The UFC will no longer punish fighters for using marijuana, the promotion and the United States Anti-Doping Agency (USADA) have announced.
Previously, fighters were only tested for THC - marijuana's main psycho-active ingredient - in-competition, meaning a 10-day window either side of a scheduled bout.
Under the new rules, there will be no repercussions for fighters who test positive for marijuana unless "further evidence demonstrates the substance was taken for performance-enhancing purposes".
"While we want to continue to prevent athletes from competing under the influence of marijuana, we have learned that blood and/or urine levels of carboxy-THC have little-to-no scientific correlation to impairment," UFC senior vice president of athlete health and performance Jeff Novitzky says.
"THC is fat soluble, meaning that once ingested, it is stored in fatty tissues and organs in the body and can be released back into the blood or urine, sometimes long after ingestion."
Novitzky says athletes still won't be able to compete while under the influence of the drug, but USADA will employ visual and cognitive tests to make any determination in that area rather than blood level testing, which can often indicate usage well outside the competition window.
"The bottom line is that in regards to marijuana, we care about what an athlete consumed the day of a fight, not days or weeks before a fight, which has often been the case in our historic positive THC cases," Novitzky says.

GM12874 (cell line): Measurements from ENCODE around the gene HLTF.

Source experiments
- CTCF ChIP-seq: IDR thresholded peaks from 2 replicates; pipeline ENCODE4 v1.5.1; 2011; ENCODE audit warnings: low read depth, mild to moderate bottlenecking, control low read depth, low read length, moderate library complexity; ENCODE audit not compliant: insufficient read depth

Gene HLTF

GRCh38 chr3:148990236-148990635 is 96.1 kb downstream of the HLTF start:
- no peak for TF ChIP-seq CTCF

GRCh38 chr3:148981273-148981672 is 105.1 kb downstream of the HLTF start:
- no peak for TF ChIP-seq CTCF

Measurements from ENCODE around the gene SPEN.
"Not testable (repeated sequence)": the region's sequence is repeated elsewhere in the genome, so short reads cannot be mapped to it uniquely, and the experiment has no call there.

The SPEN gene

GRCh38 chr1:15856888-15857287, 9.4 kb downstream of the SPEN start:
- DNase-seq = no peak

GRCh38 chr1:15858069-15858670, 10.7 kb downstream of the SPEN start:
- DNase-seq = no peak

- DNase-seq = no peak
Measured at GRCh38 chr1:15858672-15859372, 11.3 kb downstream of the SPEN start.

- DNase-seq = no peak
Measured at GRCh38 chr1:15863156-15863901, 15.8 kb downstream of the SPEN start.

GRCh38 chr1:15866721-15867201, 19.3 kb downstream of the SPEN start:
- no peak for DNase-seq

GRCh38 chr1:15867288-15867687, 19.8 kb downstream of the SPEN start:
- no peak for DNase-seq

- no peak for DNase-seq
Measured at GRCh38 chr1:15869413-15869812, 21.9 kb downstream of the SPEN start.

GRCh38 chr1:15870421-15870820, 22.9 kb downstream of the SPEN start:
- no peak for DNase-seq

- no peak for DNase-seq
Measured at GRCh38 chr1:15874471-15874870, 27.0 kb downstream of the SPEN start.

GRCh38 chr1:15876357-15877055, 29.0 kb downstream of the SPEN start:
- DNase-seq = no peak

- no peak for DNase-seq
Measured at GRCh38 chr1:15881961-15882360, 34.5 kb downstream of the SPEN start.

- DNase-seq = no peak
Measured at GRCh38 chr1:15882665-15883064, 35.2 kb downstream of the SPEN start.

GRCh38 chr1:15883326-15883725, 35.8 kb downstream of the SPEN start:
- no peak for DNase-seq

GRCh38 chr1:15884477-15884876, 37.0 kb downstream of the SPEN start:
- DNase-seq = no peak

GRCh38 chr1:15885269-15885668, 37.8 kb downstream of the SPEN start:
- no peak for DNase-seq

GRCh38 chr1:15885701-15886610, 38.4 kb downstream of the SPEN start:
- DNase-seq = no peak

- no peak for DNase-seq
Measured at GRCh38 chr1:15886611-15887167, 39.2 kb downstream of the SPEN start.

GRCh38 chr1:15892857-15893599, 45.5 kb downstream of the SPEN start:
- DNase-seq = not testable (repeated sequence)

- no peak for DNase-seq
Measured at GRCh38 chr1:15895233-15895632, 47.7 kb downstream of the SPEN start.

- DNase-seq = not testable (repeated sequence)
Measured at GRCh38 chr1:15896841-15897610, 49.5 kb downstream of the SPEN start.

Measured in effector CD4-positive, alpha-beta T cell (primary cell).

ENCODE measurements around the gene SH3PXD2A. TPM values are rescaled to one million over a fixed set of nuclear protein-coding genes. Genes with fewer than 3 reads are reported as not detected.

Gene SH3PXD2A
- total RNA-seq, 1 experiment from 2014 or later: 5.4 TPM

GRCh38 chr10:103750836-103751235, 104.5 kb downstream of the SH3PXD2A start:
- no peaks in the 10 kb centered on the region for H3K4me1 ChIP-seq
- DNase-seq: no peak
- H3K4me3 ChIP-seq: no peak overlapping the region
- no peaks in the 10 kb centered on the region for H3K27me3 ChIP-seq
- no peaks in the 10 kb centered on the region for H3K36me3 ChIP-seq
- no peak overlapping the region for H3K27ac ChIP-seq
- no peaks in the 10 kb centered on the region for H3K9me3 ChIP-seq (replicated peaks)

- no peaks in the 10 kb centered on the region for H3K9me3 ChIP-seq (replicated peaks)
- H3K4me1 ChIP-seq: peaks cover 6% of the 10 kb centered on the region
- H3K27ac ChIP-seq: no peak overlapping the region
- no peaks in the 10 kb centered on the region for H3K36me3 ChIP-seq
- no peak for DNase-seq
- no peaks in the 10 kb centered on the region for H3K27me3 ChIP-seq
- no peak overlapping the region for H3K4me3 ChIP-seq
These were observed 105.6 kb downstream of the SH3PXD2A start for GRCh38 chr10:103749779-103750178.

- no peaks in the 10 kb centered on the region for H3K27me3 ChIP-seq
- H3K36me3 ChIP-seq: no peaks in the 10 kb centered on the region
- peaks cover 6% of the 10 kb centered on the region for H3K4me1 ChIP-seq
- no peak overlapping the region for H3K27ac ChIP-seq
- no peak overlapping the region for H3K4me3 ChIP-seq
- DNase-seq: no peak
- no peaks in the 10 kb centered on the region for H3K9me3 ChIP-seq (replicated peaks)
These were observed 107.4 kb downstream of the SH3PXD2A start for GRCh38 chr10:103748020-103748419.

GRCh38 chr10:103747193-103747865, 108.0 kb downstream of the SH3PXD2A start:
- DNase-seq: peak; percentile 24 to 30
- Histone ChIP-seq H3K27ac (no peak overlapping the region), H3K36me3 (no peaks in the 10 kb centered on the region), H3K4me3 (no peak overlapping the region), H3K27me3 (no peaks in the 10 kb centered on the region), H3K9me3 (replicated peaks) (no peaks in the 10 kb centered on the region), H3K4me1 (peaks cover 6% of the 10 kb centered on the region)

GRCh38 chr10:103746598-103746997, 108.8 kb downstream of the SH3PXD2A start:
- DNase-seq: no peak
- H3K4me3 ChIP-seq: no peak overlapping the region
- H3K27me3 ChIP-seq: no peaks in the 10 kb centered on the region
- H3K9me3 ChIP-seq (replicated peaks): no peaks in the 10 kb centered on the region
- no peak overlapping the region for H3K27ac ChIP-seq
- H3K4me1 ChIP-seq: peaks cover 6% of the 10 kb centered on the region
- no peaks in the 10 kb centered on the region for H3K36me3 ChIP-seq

The use of marijuana and CBD oils is widespread among the MMA fighting community, with many openly promoting products in states where the drug has been legalised, particularly California.
Kiwi UFC superstar Israel Adesanya has been open regarding his marijuana use, taking a stance against it criminalisation in New Zealand.
"Based on my informal discussion with athletes, there’s a significant number of percentage of athletes that choose to use marijuana, many for legitimate reasons outside of recreational," Novitzky notes.
"Many use it for pain control, anti-anxiety, to sleep, in lieu of more dangerous, more addictive drugs, so hopefully this being the first step to opening that up so that an athlete on Wednesday night of fight week instead of going to a Vicodin because their knee hurts and they can’t sleep can use a little bit of cannabis and get to sleep and have that pain control.
"It has no effect whatsoever on a competition on Saturday night, so it’s the right move, and I’m really excited about this revision and that specific policy change."